Once Upon a Time in Mexico

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Once Upon a Time in Mexico
Once Upon a Time in Mexico.jpg
Theatrical release poster
Directed byRobert Rodriguez
Written byRobert Rodriguez
Produced by
CinematographyRobert Rodriguez
Edited byRobert Rodriguez
Music byRobert Rodriguez
Distributed bySony Pictures Releasing (United States)
Miramax International[1] (International; through Buena Vista International[2])
Release date
  • September 12, 2003 (2003-09-12)
Running time
102 minutes[2]
CountryUnited States
  • English
  • Spanish
Budget$29 million[3]
Box office$98.8 million[3]

Once Upon a Time in Mexico (also known as Desperado 2) is a 2003 American neo-Western action film written, directed, produced, photographed, scored, and edited by Robert Rodriguez. It is the final film in Rodriguez's Mexico Trilogy, and it is a sequel to 1992's El Mariachi and 1995's Desperado. The film features Antonio Banderas in his second and final performance as El Mariachi. In the film, El Mariachi is recruited by CIA agent Sheldon Sands (Johnny Depp) to kill a corrupt general responsible for the death of his wife, Carolina (Salma Hayek).

It was the first 'big budget' film to be shot in digital HD[citation needed]. Once Upon a Time in Mexico received positive reviews but was criticized for reducing its protagonist to an almost secondary character in his own trilogy and for having a convoluted plot. In the special features of the film's DVD, Rodriguez explained this was intentional, as he wanted this to be his The Good, the Bad and the Ugly of the trilogy. Once Upon a Time in Mexico grossed $98 million.


El Mariachi is recruited by CIA officer Sheldon Jeffrey Sands to kill General Emiliano Marquez, a corrupt Mexican Army officer who has been hired by Mexican drug lord Armando Barillo to assassinate the President of Mexico and overthrow the government during a period of unrest in Culiacán (the capital of Sinaloa) which is testing the presidency. Many years before, El Mariachi and his wife Carolina confronted Marquez in a shootout and wounded the general; in retaliation, Marquez took the lives of Carolina and their daughter in an ambush. In addition to El Mariachi, Sands persuades former FBI agent Jorge Ramírez to come out of retirement and kill Barillo, who had murdered his partner Archuleta in the past. Furthermore, AFN operative Ajedrez is assigned by Sands to tail Barillo.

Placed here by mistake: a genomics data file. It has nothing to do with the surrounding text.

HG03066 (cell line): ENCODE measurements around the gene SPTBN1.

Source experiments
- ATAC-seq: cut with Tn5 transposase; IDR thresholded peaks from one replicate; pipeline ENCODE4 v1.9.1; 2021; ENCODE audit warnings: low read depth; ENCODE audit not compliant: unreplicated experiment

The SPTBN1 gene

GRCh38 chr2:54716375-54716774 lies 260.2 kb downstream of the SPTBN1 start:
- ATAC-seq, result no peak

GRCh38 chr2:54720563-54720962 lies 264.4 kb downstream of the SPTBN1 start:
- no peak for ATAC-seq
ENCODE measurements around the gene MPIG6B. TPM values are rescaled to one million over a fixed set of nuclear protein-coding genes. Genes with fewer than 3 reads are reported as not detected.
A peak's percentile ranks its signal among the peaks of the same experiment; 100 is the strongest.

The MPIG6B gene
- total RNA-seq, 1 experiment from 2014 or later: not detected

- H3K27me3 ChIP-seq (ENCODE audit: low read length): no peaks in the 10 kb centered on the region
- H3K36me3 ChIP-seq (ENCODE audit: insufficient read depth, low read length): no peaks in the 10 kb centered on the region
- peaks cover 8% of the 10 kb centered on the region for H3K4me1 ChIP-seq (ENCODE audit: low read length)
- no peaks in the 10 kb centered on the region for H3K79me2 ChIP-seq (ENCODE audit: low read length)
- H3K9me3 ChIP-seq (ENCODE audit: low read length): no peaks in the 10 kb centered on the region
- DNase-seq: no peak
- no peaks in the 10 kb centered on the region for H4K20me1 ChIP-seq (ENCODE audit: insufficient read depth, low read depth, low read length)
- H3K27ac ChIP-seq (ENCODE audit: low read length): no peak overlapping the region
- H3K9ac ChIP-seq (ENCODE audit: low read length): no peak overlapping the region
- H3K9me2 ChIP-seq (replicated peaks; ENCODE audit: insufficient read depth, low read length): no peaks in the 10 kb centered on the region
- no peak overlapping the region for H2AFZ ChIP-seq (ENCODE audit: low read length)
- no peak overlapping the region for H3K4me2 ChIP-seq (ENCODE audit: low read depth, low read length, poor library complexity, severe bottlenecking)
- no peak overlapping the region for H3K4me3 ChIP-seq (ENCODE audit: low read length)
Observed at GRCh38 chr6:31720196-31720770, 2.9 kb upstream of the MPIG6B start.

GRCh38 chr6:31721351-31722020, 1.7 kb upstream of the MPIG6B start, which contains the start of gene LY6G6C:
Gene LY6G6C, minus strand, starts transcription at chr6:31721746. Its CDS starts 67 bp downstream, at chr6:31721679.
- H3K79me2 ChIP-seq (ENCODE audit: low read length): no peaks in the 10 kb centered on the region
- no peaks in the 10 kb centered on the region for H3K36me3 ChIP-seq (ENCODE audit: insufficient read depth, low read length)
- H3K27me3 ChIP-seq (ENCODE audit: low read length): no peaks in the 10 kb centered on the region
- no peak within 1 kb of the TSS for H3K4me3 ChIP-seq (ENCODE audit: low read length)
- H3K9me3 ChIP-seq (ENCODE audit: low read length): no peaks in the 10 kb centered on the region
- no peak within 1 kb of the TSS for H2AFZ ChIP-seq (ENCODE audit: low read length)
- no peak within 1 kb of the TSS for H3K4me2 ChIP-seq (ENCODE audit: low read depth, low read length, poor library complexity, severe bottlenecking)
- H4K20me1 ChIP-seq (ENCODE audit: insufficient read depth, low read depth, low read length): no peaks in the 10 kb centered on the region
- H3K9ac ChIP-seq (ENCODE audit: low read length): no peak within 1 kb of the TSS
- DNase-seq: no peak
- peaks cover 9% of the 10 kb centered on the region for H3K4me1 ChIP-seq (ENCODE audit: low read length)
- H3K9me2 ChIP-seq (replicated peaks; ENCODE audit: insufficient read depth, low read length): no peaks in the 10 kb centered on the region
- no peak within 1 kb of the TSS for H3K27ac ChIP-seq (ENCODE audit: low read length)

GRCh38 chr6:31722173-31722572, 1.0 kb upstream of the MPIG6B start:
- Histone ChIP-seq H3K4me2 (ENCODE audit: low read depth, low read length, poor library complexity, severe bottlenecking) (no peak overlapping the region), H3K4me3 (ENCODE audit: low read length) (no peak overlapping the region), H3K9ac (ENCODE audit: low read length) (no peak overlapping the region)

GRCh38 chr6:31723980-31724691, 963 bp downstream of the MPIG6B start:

While monitoring Barillo's activities, Ramírez meets Billy Chambers, an American fugitive who has been living under the protection of Barillo, but can no longer stomach the horrible tasks he's been forced to carry out for him. Ramírez convinces Chambers he will provide him protection in exchange for getting closer to Barillo by tagging Chambers' pet chihuahua with a hidden microphone, and Chambers agrees to complete the deal by surrendering to U.S. authorities once Barillo has been taken down. Sands' agent, Cucuy, originally hired to keep an eye on El Mariachi, instead turns and tranquilizes El Mariachi and turns him over to Barillo, also offering to reveal the details of Sands's plan. Cucuy, however, is promptly killed by Chambers while El Mariachi escapes from captivity and calls his friends Lorenzo and Fideo to assist him in his mission.

While monitoring Barillo's activity outside a hospital, Ramírez notices armed men storming the building and follows suit. He discovers that a group of doctors have been gunned down and Barillo has bled to death as a result of a botched facial reconstruction, but realizes that the corpse on the operating table is a body double before he is knocked out and kidnapped by the real Barillo and Ajedrez, who reveals herself to be Barillo's daughter. Sands realizes that his mission has been compromised, but is too late, as he is captured by Barillo and Ajedrez — who drill out his eyes before sending him out. Despite his blindness, he manages to gun down a hitman tailing him with the aid of a chicle boy.